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How to Improve Your Relationships

Relationships are truly a polarizing issue. Some of us love talking about them while others choose to be more private about their personal relationships. No matter how we feel about the subject, we can all agree that relationships are complicated. And they don’t have to be spousal relationships (i.e. boyfriend/girlfriend, marital partner, etc.), relationships come in all forms.

Humans are social animals. This isn’t an opinion but rather an undeniable fact. Our lives are built upon and surrounded by relationships. Whether it’s at work, home, with friends or loved ones our lives are a complicated web of connectivity. This is why building and maintaining relationships is such an important social skill to have.


It is hard to measure a relationship’s success. If you want to talk about success in terms of marriage and divorce rates this article does a great job laying it all out for you. Yet what about people who aren’t married? How do we measure success for people who are boyfriends/girlfriends? How many of those relationships end through break up, and are they even recorded? And don’t even start with how to measure success with non-spousal type relationships like co-workers or friends.

How many of those relationships do we still have; do you still have all the same friends you did as a kid? Do you still talk and hang out with old co-workers? And what about the many factors that play into a relationship like your age, beliefs, gender, etc.

To simply put it, as complicated as relationships are it is more complicated to give out a concrete number that reflects the success of a relationship. This is because there are virtually millions of factors that are at play with a relationship between two people. Despite all of this subjectivity I believe  there is one thing, though obvious, can definitely improve your personal relationships.

Communication, Duh

We all have heard this same phrase, which actually may be lending to the problem. Advising someone that: “communication is key to building/maintaining a healthy relationship” is like saying “drinking water is necessary for you to live.” Something so simple and obvious can easily become background noise in our daily lives. We ignore, not because we are choosing to, but because our brain is subconsciously tuning it out.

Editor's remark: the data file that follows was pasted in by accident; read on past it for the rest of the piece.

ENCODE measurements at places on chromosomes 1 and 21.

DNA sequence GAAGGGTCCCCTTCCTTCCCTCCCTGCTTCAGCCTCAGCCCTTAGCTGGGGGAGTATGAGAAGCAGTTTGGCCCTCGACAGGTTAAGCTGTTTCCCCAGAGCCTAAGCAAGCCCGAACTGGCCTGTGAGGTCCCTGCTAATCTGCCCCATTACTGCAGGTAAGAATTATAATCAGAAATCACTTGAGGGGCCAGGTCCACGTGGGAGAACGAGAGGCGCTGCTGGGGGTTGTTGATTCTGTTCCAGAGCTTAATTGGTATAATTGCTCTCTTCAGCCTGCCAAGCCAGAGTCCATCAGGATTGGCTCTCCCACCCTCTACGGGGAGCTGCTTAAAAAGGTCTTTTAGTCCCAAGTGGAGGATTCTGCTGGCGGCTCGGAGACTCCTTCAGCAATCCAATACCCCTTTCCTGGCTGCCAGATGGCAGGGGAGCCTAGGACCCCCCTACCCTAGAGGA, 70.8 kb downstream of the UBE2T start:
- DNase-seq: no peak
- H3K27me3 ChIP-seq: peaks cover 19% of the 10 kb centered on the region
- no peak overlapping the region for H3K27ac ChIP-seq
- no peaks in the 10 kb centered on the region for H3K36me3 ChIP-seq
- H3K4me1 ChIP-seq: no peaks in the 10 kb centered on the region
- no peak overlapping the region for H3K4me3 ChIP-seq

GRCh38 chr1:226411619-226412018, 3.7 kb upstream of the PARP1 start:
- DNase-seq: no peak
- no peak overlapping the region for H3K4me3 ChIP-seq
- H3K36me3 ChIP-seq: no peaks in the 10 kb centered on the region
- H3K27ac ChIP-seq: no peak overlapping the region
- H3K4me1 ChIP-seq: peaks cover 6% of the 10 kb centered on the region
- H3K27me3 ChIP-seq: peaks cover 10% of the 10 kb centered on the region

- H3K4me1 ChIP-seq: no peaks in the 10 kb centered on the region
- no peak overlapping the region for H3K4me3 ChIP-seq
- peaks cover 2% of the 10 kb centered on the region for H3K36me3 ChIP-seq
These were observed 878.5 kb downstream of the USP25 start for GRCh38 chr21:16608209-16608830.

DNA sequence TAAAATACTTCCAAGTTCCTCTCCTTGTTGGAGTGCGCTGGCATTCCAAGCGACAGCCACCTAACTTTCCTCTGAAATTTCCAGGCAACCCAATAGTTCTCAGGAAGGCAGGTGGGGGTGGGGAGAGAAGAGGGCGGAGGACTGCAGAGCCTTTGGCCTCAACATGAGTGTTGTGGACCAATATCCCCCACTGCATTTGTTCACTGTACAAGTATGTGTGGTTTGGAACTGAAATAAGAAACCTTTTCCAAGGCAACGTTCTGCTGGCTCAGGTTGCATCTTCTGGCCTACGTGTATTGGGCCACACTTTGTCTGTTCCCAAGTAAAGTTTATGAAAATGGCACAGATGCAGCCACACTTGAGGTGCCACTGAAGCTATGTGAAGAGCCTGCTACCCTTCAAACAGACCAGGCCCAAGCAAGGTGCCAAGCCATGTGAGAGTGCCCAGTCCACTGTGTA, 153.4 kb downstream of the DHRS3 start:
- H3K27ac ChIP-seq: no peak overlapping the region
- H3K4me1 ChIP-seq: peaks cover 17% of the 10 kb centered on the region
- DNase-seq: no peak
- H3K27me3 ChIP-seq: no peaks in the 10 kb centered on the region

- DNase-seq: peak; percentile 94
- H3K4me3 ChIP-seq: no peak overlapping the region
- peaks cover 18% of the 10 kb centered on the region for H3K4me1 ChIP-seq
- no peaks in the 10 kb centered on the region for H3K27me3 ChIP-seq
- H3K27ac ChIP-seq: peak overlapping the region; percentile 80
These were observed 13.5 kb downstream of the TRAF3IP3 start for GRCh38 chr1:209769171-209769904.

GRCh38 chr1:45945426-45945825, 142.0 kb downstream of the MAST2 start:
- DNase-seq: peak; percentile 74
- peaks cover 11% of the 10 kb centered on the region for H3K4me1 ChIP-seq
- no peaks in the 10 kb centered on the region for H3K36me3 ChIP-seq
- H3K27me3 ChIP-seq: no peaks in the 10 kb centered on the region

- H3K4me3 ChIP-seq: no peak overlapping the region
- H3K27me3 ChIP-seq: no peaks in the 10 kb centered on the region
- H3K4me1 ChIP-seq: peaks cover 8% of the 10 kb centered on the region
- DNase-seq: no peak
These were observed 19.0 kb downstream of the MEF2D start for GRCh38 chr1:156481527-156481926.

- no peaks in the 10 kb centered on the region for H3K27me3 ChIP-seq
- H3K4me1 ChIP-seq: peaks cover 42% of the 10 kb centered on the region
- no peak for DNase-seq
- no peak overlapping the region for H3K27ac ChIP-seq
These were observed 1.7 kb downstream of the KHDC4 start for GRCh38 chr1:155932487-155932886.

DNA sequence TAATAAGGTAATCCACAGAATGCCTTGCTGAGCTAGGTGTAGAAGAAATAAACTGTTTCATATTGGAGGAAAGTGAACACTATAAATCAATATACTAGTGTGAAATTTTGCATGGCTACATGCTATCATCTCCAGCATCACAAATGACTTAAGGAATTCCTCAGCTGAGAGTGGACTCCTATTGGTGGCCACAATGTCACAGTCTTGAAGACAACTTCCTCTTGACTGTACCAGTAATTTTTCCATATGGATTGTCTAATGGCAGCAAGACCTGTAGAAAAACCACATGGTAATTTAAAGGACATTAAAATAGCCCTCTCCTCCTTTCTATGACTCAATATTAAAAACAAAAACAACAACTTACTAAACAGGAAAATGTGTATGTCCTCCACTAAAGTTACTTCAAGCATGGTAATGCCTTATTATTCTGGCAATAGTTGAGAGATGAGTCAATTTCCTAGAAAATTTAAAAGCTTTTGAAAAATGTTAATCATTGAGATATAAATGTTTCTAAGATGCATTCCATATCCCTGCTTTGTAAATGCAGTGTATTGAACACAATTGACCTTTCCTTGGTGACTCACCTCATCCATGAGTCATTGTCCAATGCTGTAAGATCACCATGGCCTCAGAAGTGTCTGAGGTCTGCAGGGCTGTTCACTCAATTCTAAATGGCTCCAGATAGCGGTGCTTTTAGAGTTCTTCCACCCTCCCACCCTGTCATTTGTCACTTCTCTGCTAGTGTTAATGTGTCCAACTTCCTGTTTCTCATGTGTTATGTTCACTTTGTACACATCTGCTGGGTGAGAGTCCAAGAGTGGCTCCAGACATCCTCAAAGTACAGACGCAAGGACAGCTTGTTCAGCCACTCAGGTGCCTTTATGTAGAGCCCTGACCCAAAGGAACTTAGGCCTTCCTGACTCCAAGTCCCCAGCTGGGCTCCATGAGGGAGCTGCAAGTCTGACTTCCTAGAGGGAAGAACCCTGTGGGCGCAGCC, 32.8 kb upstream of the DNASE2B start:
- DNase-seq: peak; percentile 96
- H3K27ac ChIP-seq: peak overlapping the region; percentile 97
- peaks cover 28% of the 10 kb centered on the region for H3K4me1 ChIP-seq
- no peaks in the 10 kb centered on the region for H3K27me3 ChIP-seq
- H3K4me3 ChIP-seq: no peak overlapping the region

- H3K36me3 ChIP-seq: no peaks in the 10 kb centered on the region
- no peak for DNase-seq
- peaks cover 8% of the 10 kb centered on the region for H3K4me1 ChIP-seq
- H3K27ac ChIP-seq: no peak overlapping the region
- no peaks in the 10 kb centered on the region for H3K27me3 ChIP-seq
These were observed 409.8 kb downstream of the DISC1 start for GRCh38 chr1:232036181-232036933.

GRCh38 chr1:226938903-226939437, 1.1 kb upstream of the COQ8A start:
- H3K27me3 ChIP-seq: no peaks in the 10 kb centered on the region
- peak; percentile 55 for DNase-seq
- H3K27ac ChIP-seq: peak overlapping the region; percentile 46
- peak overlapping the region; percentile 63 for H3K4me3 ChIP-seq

Now allow me to add to this noise, in all reality communication is key. Really, for any healthy relationship good and steady communication is essential. Take this simple example we all have probably endured at one point or another. You walk by your kitchen sink and see that the dishes are piling up. They are not your dirty dishes but rather your roommate’s. By all means you should not have to wash them, but you do need say a bowl or spoon that is in the pile. There are many options you can go about doing from this point. You can

A) Wash what you need then wash it again (thus not really solving the issue and leaving room for it to happen again).

B) Wash what you need but not wash it afterwards as a sort of petty retribution which does eventually lead to you just screwing yourself over (trust me).

C) Let this small event fester in the deepest part of your soul and eventually have it manifest itself in an unwarranted outburst latter in life, an aneurysm, or years and years of therapy.

D) You talk to them.

It’s obvious what the answer should be. I mean we all know it’s the best answer; but it’s human nature to avoid conflict or even situations where there is even a hint of conflict. But therein lies the problem. Communicating an issue you have within a relationship whether big or small does not have to be a “conflict” in the sense that two sides are going against each other and there needs to be one winner.